Ursula K. LeGuin once wrote a short story — more a thought experiment, really — called "The Ones Who Walk Away From Omelas", about a world where all are happy and well-provided for, under the sole condition that a single child be kept in perpetual misery and squalor. A-JIN: Demi-Human opens with a common fantasy trope (there are people among us who are functionally immortal) and, by degrees, backs into the same kind of troubling territory as "Omelas".
Consider. If human society had a supply of beings that could be perpetually resurrected in perfect health after suffering any number of indignities, wouldn't that be a useful way to test drugs, harvest organs, provide emotional scapegoats? But would the gains to the whole be worth the degeneracy involved in setting up such a plan? And what happens when those scapegoats decide to take up guns and blow out their tormentors' brains?
When Netflix and Polygon Pictures previously teamed up for the space-ark story Knights of Sidonia, I liked what I saw, both in terms of the technical execution and the flavor of the story, although I felt the whole thing was aimed mainly at existing anime fans. That it was adapted from a manga was only part of why; it also had certain story tropes, especially in its second half, that aimed it more at the anime crowd than a general viewership. A-JIN is the more directly daring and provocative of the two, and one more likely to garner a general audience — although that's not itself a prerequisite for success. It has charms apart from that.
Not one of us, but also not one of them
Many stories about Others Among Us begin with the assumption that the average person on the street knows nothing of such things. A-JIN stands this on his head: the average person does in fact know about the "A-JIN", or the "Demi-Humans". Kill them and they come back to life seconds later. If the authorities discover you're one, they'll hunt you down, although what happens to you after that is anyone's guess.
Kei Nagai, a kid with no more insight into the A-JIN than anyone else in his class, soon finds out firsthand what happens to A-JIN when the authorities get their hands on one. Seconds after being hit and killed by a truck, he revives — he's an A-JIN himself, and now everyone he's ever known is prepared to turn him in. The only person who breaks rank is Kaito, a childhood friend with an anti-authoritarian bent, who plops Kei onto the back of his motorcycle and helps him light out for the territories. It's possible Kaito is doing all this just to be that much more of a flouter of the rules, but it soon becomes clear Kaito sees Kei as his friend first and everything else second.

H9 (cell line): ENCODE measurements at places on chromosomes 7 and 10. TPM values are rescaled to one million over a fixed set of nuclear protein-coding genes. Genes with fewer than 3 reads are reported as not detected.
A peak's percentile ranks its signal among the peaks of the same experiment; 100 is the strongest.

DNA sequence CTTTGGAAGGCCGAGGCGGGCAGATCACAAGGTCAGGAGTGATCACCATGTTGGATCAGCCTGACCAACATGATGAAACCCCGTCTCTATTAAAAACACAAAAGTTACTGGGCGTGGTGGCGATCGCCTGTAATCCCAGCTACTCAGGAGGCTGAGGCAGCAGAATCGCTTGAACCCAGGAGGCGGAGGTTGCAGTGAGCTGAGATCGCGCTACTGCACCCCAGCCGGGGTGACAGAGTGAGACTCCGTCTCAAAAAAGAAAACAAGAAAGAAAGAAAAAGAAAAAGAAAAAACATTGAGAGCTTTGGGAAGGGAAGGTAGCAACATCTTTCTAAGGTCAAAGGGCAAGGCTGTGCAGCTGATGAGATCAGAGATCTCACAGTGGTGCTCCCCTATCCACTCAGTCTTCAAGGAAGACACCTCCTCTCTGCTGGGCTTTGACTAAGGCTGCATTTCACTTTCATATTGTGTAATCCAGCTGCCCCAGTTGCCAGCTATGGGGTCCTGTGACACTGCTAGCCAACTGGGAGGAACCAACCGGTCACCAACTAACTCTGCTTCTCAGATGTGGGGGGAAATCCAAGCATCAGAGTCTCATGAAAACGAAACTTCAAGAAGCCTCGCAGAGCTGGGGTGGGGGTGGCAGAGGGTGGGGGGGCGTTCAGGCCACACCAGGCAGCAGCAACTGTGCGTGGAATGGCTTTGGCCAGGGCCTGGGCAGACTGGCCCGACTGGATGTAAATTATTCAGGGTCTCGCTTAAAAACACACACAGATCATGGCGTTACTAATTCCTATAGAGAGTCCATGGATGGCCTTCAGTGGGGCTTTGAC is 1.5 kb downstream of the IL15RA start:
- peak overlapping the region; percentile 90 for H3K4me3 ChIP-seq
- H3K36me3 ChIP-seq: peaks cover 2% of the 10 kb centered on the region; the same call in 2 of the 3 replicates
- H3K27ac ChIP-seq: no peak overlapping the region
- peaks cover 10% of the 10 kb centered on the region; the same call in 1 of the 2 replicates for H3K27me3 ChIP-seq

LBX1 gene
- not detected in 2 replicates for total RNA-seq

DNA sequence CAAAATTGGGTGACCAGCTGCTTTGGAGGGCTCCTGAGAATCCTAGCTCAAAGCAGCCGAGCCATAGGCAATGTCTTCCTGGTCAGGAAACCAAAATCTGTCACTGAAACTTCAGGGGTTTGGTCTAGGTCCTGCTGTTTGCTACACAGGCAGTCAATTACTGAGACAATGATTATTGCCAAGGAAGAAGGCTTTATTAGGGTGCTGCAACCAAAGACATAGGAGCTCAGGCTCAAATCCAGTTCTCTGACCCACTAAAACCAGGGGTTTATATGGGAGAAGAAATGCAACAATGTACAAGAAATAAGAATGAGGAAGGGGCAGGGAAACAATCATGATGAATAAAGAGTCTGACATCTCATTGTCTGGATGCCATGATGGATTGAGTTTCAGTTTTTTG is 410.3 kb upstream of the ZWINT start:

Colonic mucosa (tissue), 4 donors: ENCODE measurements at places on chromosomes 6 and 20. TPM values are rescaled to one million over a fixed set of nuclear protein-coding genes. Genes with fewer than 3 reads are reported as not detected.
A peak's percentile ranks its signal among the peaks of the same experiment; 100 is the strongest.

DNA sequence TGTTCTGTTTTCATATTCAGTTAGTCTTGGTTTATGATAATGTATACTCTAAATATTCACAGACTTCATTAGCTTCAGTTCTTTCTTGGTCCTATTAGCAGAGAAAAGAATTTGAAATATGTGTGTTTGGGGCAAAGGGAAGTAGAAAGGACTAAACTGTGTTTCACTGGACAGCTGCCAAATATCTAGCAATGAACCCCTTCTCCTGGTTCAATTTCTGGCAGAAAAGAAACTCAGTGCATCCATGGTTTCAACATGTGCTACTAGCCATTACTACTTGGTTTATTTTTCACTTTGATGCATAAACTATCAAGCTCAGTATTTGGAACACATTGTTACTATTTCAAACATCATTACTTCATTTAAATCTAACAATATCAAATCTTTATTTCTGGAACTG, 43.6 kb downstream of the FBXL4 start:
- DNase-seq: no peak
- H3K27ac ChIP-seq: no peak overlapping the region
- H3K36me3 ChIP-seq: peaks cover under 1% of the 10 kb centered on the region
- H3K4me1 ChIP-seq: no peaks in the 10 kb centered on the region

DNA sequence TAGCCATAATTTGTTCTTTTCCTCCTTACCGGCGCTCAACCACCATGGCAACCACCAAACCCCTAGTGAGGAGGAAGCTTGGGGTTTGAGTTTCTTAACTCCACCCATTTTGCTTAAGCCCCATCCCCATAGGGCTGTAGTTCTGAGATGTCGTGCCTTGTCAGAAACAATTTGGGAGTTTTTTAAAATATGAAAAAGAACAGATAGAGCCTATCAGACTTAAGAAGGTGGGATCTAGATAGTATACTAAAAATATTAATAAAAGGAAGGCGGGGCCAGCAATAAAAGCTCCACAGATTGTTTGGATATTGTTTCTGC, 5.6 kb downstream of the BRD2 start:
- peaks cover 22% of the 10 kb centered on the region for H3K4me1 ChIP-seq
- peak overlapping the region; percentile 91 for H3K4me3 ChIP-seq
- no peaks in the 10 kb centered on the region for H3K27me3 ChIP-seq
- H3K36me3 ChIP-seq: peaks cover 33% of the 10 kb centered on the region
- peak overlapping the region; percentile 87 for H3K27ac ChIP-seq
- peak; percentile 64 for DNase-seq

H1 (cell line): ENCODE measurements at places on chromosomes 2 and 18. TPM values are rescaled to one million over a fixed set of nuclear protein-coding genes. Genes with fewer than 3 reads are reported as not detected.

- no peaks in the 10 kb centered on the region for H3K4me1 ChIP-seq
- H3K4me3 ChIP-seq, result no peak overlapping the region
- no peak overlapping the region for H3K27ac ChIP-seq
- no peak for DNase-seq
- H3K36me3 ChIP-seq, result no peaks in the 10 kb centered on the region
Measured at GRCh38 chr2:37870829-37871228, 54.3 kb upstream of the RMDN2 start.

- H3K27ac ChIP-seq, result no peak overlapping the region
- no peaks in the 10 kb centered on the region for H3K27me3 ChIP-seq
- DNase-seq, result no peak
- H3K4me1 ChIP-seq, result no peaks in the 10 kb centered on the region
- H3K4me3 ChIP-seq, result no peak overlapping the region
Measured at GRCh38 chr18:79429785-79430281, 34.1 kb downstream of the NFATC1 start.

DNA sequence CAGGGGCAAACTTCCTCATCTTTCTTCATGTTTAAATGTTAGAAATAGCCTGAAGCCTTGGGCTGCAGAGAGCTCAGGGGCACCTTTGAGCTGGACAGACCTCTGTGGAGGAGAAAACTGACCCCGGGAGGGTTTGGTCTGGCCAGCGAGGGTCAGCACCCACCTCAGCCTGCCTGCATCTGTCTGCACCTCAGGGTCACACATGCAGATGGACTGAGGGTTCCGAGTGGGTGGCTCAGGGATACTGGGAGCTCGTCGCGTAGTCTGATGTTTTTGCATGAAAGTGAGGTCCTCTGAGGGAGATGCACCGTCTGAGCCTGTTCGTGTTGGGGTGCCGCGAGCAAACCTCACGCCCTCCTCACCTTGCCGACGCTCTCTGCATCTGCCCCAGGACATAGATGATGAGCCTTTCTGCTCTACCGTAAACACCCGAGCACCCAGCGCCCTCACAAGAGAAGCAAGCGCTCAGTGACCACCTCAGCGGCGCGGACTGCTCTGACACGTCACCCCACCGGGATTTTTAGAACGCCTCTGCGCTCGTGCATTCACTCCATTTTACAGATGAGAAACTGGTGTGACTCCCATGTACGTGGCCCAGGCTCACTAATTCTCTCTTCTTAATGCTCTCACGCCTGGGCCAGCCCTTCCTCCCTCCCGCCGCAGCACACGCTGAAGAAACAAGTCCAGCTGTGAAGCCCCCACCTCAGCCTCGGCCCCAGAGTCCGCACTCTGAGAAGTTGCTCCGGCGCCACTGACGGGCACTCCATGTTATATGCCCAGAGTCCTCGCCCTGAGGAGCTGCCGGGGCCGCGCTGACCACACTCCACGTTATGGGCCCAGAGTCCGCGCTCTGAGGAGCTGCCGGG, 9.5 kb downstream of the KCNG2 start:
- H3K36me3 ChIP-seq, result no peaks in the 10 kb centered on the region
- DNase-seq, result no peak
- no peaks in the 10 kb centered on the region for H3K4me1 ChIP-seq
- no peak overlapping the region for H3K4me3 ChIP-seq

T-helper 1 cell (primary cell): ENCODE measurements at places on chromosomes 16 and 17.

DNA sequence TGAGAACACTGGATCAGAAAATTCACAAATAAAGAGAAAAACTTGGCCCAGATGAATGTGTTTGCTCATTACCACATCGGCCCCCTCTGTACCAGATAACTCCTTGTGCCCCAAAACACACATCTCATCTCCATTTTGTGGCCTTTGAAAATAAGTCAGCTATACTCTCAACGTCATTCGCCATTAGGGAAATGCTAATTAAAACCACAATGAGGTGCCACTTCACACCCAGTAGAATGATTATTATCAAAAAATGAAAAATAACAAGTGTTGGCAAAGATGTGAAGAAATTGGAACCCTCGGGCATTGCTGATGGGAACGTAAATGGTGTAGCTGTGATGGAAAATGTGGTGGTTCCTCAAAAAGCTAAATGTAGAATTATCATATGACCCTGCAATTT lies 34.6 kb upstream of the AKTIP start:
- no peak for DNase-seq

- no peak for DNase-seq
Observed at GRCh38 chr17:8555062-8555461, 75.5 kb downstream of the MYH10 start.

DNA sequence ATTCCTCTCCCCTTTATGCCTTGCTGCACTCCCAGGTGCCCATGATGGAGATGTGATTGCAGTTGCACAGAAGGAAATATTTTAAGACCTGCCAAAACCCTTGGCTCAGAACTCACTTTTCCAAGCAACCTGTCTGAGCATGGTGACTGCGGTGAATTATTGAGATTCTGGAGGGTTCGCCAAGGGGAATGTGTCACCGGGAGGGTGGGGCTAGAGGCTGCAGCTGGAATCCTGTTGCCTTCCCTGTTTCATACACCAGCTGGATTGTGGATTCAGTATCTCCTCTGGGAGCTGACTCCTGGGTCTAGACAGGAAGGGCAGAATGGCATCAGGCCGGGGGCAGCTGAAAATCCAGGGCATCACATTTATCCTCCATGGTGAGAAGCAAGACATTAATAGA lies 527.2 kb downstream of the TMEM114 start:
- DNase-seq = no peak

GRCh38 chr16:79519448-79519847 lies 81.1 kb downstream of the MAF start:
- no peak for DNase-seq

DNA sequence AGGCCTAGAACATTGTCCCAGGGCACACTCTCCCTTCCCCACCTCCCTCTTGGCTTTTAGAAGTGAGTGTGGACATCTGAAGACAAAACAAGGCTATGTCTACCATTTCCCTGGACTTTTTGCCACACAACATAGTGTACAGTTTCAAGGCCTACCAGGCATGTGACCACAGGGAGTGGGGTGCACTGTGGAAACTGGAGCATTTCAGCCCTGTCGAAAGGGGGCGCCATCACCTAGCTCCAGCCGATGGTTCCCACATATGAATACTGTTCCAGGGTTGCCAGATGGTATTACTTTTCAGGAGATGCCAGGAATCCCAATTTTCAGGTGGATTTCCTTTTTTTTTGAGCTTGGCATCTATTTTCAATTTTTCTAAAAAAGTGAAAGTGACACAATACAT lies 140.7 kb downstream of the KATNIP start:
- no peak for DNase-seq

It also becomes clear Kei will either have to run forever, or find a way to stand his ground against the entire rest of the human race. When a pair of kidnapper-killers (with a freshly abducted girl in the back seat of their van) stumble across Kei and Kaito, they try to seize Kei and claim the bounty on his head. Scumbags that they are, the story has a particularly horrible death in store for them, one that involves the "Black Ghost" — a sort of apparition, reminiscent of a bandaged Invisible Man, that manifests to protect Kei.
Kei is not the only one who has such a skill. So does Sato, the "Man in the Hat", a fiftyish, always-smiling fellow who looks like he belongs behind the counter of the corner newspaper stand. He and his other A-JIN cohorts could be best described as revolutionaries — they've banded together not only to avoid capture by the authorities, but to declare independence of a sort from a world that refuses to see them as anything but test subjects. He's not above abducting Kei's hospitalized sister and using her as bait, but that's minor compared to his larger game plan: to allow Kei to be captured by the authorities and experimented on as a way to break whatever connection the kid still has with humanity at large.
More than human, less than humane
With any story that features a super-power of some kind as a major element, the easy way to figure such things into the story is to have the protagonist's mastery of that power be the route they take to overcome the various difficulties the plot throws at them. A-JIN has that going on just about from the git-go, as Kei — clumsily at first, then with growing confidence — uses both his unkillability and his Black Ghost to gain tactical advantages.
The show has great fun spinning action thrill rides around the ways the A-JIN's abilities can be used, but even on that basic level it also exhibits how smartly it's been put together. When Sato invades the government facility where Kei is being experimented on, he demonstrates just how much more dangerous and powerful an A-JIN is when they've fully mastered their powers. It's exhilarating, but it's also deft characterization: when Sato threatens to use his powers to unleash anarchy on the world, the story has done the work to make that seem like no idle boast. It's also made Sato into that much more three-dimensional a figure. His goals and methodologies are terrifying, but his reasons are completely comprehensible. If the world doesn't even want to think of you as human, why give it the benefit of the doubt?